Stathis Papaioannou writes: > 1. Every possible world can be simulated by a computer program.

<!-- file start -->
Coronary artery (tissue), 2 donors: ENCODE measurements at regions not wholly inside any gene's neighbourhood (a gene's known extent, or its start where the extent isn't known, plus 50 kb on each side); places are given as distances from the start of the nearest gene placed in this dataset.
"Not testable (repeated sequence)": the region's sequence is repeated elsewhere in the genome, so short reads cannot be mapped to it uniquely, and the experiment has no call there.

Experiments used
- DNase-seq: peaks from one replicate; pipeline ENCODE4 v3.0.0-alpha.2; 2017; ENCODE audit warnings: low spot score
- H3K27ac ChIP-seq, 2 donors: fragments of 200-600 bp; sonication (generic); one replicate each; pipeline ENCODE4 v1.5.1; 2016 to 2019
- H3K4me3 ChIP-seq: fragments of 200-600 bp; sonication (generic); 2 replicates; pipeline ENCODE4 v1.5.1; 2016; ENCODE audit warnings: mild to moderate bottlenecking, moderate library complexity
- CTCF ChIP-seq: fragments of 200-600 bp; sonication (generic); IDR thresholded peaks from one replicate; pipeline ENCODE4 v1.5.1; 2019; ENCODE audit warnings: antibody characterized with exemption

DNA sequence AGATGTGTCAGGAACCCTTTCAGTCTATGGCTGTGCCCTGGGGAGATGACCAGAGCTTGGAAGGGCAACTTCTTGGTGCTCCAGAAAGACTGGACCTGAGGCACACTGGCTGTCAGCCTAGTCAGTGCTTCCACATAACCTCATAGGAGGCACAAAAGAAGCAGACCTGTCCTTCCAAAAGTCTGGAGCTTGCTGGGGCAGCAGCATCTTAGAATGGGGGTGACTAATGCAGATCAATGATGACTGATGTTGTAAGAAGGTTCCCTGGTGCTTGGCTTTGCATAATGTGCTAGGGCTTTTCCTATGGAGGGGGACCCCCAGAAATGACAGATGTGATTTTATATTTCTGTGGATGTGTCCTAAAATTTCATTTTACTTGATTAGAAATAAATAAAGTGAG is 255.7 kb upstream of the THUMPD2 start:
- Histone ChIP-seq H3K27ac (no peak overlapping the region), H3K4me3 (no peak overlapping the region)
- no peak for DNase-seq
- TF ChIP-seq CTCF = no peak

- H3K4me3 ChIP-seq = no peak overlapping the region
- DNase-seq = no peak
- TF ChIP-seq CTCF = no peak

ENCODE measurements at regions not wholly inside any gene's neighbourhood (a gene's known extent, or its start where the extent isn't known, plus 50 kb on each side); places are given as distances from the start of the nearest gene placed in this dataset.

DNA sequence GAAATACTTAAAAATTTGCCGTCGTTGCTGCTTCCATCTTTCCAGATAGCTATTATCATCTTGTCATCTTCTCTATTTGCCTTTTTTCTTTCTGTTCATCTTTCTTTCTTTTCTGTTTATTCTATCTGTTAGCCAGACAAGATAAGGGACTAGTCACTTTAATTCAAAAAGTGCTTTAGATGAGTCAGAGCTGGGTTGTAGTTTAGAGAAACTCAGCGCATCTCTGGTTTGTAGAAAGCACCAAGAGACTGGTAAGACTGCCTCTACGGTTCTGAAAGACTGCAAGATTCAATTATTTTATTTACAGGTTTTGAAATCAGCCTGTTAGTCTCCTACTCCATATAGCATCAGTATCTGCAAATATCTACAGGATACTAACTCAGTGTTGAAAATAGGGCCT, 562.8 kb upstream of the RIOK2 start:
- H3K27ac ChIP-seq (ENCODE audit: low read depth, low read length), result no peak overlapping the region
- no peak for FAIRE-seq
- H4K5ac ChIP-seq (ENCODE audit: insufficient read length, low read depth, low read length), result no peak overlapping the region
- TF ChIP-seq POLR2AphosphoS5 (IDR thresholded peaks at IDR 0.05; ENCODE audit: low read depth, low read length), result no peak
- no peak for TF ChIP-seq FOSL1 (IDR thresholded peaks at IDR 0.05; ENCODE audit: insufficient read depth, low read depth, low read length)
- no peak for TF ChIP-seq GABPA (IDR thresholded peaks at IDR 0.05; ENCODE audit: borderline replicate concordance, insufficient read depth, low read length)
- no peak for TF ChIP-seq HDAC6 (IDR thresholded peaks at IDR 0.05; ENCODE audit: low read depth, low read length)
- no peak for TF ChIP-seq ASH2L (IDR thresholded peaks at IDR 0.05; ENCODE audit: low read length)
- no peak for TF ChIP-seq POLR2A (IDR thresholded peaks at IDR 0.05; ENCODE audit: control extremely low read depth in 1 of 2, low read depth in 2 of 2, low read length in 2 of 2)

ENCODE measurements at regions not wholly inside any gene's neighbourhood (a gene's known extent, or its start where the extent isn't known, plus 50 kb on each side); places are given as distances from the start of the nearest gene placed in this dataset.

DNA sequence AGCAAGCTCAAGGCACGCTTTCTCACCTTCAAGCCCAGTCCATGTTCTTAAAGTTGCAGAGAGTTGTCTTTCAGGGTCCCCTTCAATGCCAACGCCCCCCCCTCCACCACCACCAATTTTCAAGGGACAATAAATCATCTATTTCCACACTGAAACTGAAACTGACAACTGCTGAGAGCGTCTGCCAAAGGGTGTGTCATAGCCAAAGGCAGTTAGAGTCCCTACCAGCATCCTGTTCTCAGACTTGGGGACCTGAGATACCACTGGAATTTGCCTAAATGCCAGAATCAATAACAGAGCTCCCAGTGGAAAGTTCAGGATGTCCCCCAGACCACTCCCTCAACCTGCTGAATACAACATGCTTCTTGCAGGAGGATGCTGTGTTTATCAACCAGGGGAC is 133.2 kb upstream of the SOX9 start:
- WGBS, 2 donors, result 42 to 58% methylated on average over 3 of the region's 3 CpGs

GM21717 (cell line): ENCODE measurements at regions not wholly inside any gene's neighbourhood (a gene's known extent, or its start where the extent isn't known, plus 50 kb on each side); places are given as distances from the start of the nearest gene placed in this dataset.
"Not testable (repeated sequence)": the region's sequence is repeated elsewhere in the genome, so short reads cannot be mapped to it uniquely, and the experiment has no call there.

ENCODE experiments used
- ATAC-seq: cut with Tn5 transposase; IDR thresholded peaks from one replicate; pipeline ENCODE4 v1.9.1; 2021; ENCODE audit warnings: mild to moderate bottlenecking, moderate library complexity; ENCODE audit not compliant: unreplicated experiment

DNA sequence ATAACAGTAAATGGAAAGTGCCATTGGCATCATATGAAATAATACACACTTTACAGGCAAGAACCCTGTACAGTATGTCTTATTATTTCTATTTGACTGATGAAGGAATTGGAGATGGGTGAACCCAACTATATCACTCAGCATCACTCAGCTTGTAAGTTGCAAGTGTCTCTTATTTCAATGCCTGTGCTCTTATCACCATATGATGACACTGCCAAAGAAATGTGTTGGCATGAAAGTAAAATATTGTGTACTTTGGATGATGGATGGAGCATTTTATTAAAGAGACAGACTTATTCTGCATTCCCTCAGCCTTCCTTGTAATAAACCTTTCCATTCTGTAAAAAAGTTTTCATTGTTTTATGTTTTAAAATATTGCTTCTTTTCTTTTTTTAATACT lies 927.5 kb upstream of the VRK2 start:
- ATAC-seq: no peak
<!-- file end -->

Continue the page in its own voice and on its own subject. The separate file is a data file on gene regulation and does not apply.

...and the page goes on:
I'm not sure that this is the best definition of a "possible" world. I'm concerned that we are hiding a lot of assumptions in this word. It relates to my earlier comment about ambiguity in which constitutes the multiverse. > 4. A computer need not be a box that runs Windows or Linux. Conceivably, a > computer could consist of the idle passage of time, or the set of natural > numbers, operated on by some hugely complex look-up table. In Greg Egan's > 1994 novel "Permutation City", it is pointed out that a simulated being's > experiences are the same if the computation is run backwards, forwards, > chopped up into individual pieces and randomly dispersed throughout the > world-wide network; the computation somehow assembles itself out of "dust" - > out of omnipresent, apparently randomly distributed ones and zeroes. I had a problem with the demonstration in Permutation City. They claimed to chop up a simulated consciousness timewise, and then to run the pieces backwards: first the 10th second, then the 9th second, then the 8th, and so on. And of course the consciousness being simulated was not aware of the chopping. The problem is that you can't calculate the 10th second without calculating the 9th second first. That's a fundamental property of our laws of physics and I suspect of consciousness as we know it. This means that what they actually did was to initially calculate seconds 1, 2, 3... in order, then to re-run them in the order 10, 9, 8.... And of course the consciousness wasn't aware of the re-runs. But it's not clear that from this you can draw Egan's strong conclusions about "dust". It's possible that the initial, sequential run was necessary for the consciousness to exist. > As for the "failure of induction" if all possible worlds exist, I prefer to > simply bypass the problem. I predict that in the next few moments the world > will most likely continue to behave as it always has in the past... Here I > am a few moments later, and I am completely, horribly wrong. A zillion > versions of me in other worlds are dying or losing consciousness as they > watch fire-breathing dragons materialise out of nothing. So what? Those > versions are not continuing to type to the end of this paragraph, while this > one-in-a-zillion version manifestly is, and will continue to live life > holding the delusional belief that the laws of physics will remain constant. This works OK to reject worlds where you die, but presumably there are also more worlds where you survive but see surprising failures of natural law than worlds where natural law exists. If you truly believe this, it should affect your actions, and you should not proceed under the assumption that everything will be normal. Most universes where you survive would probably be so lawless that you would just barely survive, so perhaps this would point to abandoning moral behavior and striving for brute survival at all costs. I.e. go out and steal from people, rob banks, commit murder without thought of the consequences, because it's far more likely that the street will turn to molten metal than that you'll be apprehended and sent to jail. Hal Finney